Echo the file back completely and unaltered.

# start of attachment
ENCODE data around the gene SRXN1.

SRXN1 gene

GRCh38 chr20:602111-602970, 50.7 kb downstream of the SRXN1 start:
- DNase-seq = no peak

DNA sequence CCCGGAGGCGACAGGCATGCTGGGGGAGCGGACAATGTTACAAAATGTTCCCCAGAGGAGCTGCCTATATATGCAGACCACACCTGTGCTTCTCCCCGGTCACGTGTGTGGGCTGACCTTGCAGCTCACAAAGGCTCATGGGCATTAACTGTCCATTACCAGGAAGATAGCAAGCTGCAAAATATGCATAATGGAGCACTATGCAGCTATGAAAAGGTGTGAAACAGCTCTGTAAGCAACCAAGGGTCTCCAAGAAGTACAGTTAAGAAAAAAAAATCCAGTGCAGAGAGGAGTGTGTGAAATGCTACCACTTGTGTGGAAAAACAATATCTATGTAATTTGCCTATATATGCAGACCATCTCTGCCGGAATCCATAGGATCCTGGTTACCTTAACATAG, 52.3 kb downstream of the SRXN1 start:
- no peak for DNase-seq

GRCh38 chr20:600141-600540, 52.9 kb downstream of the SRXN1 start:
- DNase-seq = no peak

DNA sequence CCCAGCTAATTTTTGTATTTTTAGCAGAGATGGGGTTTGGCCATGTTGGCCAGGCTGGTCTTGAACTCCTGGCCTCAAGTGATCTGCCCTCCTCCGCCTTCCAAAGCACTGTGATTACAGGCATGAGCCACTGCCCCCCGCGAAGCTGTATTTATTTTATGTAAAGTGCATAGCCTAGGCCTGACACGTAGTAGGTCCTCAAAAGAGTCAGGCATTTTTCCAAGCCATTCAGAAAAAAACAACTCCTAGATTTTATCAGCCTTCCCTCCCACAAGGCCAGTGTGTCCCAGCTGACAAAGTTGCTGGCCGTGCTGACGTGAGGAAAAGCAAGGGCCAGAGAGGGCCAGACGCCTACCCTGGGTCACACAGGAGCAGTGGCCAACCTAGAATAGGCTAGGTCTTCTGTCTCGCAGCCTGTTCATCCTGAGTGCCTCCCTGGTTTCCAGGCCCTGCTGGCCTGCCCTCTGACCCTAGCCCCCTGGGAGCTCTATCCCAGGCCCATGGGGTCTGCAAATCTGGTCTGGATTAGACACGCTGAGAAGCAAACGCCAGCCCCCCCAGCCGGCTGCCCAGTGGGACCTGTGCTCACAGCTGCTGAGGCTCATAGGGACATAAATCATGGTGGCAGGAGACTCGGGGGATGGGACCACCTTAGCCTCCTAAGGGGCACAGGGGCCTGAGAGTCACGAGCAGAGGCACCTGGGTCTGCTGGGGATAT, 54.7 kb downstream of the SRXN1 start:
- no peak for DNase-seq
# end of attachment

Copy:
ENCODE data around the gene SRXN1.

SRXN1 gene

GRCh38 chr20:602111-602970, 50.7 kb downstream of the SRXN1 start:
- DNase-seq = no peak

DNA sequence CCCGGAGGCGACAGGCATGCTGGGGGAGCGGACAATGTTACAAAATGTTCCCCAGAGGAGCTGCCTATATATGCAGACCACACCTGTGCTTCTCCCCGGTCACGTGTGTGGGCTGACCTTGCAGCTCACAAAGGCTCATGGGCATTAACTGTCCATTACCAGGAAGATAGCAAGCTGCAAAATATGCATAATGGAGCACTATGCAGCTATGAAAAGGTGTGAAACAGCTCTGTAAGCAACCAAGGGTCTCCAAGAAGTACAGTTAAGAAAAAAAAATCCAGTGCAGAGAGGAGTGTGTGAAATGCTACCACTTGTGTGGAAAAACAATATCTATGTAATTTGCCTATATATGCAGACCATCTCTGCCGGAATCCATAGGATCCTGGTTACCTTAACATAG, 52.3 kb downstream of the SRXN1 start:
- no peak for DNase-seq

GRCh38 chr20:600141-600540, 52.9 kb downstream of the SRXN1 start:
- DNase-seq = no peak

DNA sequence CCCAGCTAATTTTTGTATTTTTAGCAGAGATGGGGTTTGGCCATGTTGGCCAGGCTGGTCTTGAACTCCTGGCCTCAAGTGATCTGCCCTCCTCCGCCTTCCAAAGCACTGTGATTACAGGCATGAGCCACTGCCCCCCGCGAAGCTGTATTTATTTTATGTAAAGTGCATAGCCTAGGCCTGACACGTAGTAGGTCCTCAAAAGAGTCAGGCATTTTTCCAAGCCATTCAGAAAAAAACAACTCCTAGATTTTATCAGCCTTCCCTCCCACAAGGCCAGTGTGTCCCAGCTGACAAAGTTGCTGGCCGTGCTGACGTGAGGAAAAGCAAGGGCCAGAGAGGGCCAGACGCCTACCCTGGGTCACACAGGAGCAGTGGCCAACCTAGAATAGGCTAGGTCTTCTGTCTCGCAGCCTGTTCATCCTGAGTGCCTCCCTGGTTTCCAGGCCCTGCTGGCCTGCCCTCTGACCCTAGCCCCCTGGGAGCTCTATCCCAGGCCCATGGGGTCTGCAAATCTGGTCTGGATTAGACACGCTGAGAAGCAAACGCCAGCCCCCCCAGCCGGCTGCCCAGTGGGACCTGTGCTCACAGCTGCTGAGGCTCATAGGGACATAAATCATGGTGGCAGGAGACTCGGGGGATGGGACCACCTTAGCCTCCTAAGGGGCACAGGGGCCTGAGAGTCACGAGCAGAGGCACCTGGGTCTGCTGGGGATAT, 54.7 kb downstream of the SRXN1 start:
- no peak for DNase-seq